Let M be a manifold without boundary and let , $g:M\to \mathbb R$ has $0$ as a regular value.


Than the set of $x$ in $M$ with $g(x) \geq 0$ is a smooth manifold with boundary equal to $g^{-1}(0)$.

I am trying to prove this Lemma from Milnor's book 'Topology from a differentiable viewpoint(page 12).

Thank you.

  • 2
    $\begingroup$ What is your definition of manifold? This follows from the inverse function theorem. $\endgroup$ Oct 27 '13 at 8:30
  • $\begingroup$ for every $x \in M$ there is a neighborhood that is diffeomorphic to an open set i $H^{n}$. $\endgroup$ Oct 27 '13 at 8:36
  • $\begingroup$ i cant see how this follows from the inverse function theorem, i understand that $g^{-1}(0)$ is a smooth manifold , but why $x$ is a manifold. $\endgroup$ Oct 27 '13 at 8:42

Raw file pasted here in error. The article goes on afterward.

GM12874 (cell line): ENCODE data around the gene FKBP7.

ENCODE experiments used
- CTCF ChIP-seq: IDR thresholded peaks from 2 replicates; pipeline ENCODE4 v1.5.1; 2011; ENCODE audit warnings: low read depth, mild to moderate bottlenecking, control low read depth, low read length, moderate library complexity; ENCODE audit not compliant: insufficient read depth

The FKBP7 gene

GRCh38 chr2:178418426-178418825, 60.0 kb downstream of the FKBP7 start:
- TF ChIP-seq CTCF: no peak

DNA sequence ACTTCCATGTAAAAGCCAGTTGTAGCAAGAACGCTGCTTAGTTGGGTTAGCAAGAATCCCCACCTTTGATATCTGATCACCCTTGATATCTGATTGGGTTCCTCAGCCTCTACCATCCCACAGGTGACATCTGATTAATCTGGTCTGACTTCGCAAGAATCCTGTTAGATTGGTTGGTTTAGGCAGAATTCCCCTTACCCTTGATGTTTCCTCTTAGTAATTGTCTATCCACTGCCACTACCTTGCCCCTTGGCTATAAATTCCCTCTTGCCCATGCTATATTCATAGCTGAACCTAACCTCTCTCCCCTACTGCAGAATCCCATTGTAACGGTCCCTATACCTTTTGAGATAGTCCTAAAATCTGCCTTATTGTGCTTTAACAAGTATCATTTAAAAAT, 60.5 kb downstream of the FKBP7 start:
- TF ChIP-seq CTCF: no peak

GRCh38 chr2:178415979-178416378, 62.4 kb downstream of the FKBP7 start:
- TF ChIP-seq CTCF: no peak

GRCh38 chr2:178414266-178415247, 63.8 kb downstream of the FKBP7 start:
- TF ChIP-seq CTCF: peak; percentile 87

• $\begingroup$ $x$ is not claimed to be a manifold $\endgroup$ Oct 27 '13 at 9:23
  • $\begingroup$ The lemma says that x is a manifold with boundary $g^{-1}(X)$ $\endgroup$ Oct 27 '13 at 10:05

Let $\dim M = m$. By Lemma 1 (of the same book), $g^{-1}(0)$ is a smooth manifold of dimension $m-1$. Let $M' = \{x \in M ; g(x)\geq 0\}$. Then $g$ maps $M'$ to $\mathbb H =\{y \in \mathbb R; y \geq 0\}$. Now the boundary $\partial M'$ is the set of all points in $M'$ that correspond to points of $\partial \mathbb H = \{0\}$ under $g$, that is, $\partial M' = g^{-1}(0)$.

  • $\begingroup$ Hey, but $g$ may not be a diffeomorphism. $\endgroup$ Jul 14 '18 at 7:58

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